Bobby Sanabria was born of Puerto Rican parents in the Bronx, New York, in 1957, the year West Side Story debuted on Broadway. He saw the film version years later, as a young man, with his parents and his sister, and in Leonard Bernstein’s musical setting of Shakespeare’s Romeo and Juliet in mid-50s New York City, he heard something familiar yet also oddly new.
“At that time there wasn’t anything that acknowledged the contributions we had made, let alone the existence of NYC’s Puerto Rican community, other than articles about gangs and crime in relation to us,” wrote Sanabria, a drummer, composer, arranger, and educator in an essay about West Side Story published by the National Institute of Latino Policy. “Despite the racism my parents had experienced, and subsequently my sister and I were also subjected to, we somehow knew that our existence, our historical presence in the city had literally transformed it culturally, stylistically, and of course musically. The authors knew this as well.”
Of course, West Side Story is also a story about gangs in New York (“How could it not, it was an undeniable reality,” acknowledges Sanabria in the essay) but Sanabria saw more than that.
“It’s a complex story of romance set in the energy of the inner city amidst racism, bigotry, territorial imperative, and what causes it — fear and ignorance that’s offset by cultural pride, humor, and the spirit of fighting for what one believes in,” he writes.
Leading his 21-piece Multiverse Big Band and featuring the writing of nine arrangers, in West Side Story Reimagined (Jazzheads), Sanabria expands and updates nearly all of Bernstein’s charts. Mirroring the original, it is an ambitious musical piece that also bears witness of the times.
“This is a tribute to Bernstein, his 100th birthday and the 60th anniversary of West Side Story, but it’s also very much a socio-political statement,” said Sanabria in a recent interview from his home in New York. “It’s a different kind of statement because this is all instrumental, but people will get the message. The music is the message.”
“Gee, Officer Krupke,” a comic relief number in the original, now it also suggests a meditation on 60 years of change. “What does he see? How does he feel about the people in the neighborhood?” asked Sanabria. “How do you express that in an arrangement? Well, you express it through all these different rhythms: the [Afro-Puertorican] bomba yuba, bomba sica, Haitian kompa, New Orleans second line, and even a waltz, representing the European culture present.” The climactic “The Rumble/Rumba” is played to a bomba yuba before it explodes into an appropriately violent rumba. “Maria,” one of the most memorable songs in the show, opens now with drumming and chanting to Ochun, the deity of love in Afro-Cuban Santeria religion; while “Tonight” becomes a lush bolero that turns into a samba — before is Dominicanized into a merengue.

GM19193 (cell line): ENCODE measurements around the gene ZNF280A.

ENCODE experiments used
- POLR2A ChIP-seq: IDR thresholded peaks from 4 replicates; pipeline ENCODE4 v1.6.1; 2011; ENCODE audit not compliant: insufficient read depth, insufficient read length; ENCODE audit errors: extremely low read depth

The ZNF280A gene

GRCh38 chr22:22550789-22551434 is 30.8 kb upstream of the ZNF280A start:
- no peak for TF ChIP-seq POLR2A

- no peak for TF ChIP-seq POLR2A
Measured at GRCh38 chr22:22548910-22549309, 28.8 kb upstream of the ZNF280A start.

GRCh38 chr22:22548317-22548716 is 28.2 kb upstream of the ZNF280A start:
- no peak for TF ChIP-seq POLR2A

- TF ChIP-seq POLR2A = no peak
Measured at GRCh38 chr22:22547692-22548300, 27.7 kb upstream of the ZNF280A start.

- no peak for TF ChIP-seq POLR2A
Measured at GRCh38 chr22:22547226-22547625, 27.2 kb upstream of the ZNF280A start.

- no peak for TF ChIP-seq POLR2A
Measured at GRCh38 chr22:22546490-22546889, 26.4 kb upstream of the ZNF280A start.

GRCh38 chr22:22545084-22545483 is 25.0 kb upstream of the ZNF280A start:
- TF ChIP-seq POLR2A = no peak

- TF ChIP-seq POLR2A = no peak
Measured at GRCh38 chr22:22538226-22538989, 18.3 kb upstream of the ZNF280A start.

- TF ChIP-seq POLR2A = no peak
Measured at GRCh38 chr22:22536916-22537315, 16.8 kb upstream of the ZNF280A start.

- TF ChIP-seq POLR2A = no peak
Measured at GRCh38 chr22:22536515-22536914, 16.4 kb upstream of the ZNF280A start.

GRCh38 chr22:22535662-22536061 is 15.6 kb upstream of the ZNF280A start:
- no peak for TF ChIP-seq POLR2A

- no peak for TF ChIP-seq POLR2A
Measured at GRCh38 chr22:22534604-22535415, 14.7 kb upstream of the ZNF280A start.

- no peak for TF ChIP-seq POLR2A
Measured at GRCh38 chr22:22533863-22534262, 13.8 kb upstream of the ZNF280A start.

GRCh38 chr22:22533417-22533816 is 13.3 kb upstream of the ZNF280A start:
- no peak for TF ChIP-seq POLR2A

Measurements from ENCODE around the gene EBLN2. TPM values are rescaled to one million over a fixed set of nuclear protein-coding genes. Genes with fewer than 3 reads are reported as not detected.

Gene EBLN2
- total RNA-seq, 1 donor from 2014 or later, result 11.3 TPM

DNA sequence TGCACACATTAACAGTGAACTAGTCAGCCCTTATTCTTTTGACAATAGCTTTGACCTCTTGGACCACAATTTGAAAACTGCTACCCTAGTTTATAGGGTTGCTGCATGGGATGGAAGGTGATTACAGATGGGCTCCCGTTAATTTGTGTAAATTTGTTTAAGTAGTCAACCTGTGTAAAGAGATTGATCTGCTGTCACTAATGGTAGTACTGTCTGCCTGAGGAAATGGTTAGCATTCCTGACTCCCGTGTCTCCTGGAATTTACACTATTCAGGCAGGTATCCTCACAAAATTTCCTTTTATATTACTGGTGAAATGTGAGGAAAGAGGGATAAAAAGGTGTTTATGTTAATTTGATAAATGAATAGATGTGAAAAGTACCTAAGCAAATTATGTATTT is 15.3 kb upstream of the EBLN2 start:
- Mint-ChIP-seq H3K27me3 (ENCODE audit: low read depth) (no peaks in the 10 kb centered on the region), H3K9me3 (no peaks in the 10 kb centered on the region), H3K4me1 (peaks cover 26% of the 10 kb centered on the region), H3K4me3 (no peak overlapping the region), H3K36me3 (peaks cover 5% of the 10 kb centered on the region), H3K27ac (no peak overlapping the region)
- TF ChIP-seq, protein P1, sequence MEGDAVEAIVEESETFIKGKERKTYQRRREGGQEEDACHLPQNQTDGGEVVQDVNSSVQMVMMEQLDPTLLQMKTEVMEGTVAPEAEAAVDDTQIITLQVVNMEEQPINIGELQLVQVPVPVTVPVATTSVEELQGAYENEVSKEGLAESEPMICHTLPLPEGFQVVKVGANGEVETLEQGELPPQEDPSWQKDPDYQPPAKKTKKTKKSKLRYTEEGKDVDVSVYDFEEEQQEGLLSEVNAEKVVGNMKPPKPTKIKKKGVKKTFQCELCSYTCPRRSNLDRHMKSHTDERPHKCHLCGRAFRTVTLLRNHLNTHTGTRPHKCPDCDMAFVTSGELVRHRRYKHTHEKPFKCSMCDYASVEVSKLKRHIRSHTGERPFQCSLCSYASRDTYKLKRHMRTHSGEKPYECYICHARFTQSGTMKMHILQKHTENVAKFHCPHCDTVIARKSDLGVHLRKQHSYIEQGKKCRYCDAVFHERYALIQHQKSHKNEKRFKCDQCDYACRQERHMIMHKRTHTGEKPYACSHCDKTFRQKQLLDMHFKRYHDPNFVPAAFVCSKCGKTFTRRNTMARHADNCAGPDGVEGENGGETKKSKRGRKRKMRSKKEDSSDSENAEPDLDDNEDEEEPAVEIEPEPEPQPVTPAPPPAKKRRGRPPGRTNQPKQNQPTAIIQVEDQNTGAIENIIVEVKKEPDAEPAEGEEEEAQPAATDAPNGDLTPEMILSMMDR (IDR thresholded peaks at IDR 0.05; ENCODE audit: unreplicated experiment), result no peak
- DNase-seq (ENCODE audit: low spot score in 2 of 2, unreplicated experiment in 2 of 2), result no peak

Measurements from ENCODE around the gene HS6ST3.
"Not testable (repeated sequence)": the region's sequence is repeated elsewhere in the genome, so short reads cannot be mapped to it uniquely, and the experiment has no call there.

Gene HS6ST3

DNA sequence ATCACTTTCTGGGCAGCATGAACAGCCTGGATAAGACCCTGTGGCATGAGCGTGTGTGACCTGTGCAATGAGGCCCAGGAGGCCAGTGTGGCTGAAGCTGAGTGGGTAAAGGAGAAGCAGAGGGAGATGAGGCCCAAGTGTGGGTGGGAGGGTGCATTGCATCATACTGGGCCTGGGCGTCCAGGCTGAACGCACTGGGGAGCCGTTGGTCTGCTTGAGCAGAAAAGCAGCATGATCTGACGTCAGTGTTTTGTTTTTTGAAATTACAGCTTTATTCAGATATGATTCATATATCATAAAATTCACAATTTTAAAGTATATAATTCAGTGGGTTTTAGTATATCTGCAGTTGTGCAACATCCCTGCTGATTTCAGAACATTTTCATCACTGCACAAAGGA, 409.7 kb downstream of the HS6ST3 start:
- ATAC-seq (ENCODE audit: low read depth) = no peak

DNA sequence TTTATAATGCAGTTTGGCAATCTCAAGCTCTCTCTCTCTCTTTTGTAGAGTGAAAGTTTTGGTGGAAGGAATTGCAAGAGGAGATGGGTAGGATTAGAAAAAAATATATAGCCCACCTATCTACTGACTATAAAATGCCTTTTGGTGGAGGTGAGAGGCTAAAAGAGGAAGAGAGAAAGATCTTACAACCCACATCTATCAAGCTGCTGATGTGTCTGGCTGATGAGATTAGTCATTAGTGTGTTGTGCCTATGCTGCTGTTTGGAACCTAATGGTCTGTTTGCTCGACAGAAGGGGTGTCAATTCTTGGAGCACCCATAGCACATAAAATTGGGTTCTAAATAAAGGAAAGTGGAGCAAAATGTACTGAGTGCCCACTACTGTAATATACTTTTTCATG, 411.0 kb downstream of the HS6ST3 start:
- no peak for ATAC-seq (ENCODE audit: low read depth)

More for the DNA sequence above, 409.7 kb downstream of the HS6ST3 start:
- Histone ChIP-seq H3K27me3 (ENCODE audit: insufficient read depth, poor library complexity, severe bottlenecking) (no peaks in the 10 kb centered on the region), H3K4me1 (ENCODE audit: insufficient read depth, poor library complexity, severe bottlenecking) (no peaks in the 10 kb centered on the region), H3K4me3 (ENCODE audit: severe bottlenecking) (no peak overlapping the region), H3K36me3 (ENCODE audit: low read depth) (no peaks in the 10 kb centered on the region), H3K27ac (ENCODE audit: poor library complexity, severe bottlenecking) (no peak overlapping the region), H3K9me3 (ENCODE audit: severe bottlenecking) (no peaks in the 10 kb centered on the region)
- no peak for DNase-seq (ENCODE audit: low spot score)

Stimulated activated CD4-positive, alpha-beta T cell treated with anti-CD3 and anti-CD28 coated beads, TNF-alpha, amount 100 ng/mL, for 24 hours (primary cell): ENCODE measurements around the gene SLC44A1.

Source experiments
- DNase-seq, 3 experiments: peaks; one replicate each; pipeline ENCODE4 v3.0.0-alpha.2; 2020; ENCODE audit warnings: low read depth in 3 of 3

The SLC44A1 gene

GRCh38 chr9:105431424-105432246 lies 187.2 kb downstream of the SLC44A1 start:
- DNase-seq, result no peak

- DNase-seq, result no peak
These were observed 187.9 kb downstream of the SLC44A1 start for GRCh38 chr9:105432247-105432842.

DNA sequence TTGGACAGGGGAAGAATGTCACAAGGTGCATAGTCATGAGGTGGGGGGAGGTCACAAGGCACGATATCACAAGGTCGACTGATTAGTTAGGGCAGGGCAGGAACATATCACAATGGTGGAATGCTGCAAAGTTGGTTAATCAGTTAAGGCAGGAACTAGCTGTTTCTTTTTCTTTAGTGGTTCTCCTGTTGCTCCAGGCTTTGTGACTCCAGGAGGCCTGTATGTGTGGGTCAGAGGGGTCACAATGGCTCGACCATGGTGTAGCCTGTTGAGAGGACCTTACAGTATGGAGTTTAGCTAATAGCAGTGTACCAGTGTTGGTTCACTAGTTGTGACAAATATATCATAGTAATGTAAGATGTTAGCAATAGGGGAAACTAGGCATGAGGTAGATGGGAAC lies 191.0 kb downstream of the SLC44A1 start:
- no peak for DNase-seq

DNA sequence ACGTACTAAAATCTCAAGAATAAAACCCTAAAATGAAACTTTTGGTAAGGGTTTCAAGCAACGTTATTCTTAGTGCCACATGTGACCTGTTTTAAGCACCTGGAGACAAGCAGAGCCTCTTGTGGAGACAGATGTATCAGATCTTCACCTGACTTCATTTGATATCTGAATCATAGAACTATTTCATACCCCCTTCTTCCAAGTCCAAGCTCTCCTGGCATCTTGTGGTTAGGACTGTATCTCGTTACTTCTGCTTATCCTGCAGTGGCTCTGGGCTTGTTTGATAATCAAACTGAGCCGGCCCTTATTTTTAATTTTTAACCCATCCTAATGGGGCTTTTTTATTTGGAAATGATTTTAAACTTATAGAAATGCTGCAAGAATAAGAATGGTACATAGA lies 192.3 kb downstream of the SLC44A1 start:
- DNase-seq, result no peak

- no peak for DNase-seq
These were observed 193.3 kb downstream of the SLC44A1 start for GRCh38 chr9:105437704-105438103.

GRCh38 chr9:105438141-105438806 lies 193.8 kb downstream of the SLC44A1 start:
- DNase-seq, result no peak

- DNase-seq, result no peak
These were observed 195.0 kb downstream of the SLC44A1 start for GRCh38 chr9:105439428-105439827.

West Side Story Reimagined was recorded live at Dizzy’s Club Coca-Cola at Jazz at Lincoln Center last November. Part of the proceeds from the sale of the double CD set will go the Jazz Foundation of America’s Puerto Rico Relief Fund to, especially, help musicians who have lost homes, places to work and jobs after the devastation from hurricanes Irma and Maria.
As author, narrator, and filmmaker Jamie Bernstein, the eldest daughter of the composer, says in a conversation with Sanabria, “It does seem we still need to remind everyone that lyric from West Side Story: ‘Nobody knows in America, Puerto Rico’s in America’.”
Clearly, and especially in Trump’s America, many lessons need to be taught and learned again and again, and battles long considered settled, must be re-fought.
Jamie Bernstein and Bobby Sanabria discussing West Side Story Reimagined.
She attended the performances at Dizzy’s Club and calls West Side Story Reimagined “the most ambitious reimagining of the music that I have ever heard. […] I was only sorry that my dad wasn’t there to hear it too.”
“West Side Story is timelier now than ever,” said Sanabria. “We really haven’t progressed much [since the time it was created]. And now it’s even worse because we have a person in power who is bigoted and racist, who is not just anti-Latino but anti-immigrant. So I kept thinking about Bernstein’s famous quote answering the question of how do we deal with violence and hate, and the maestro said: ‘This will be our reply to violence: to make music more intensely, more beautifully, more devotedly than ever before.’ This is my way of doing that.”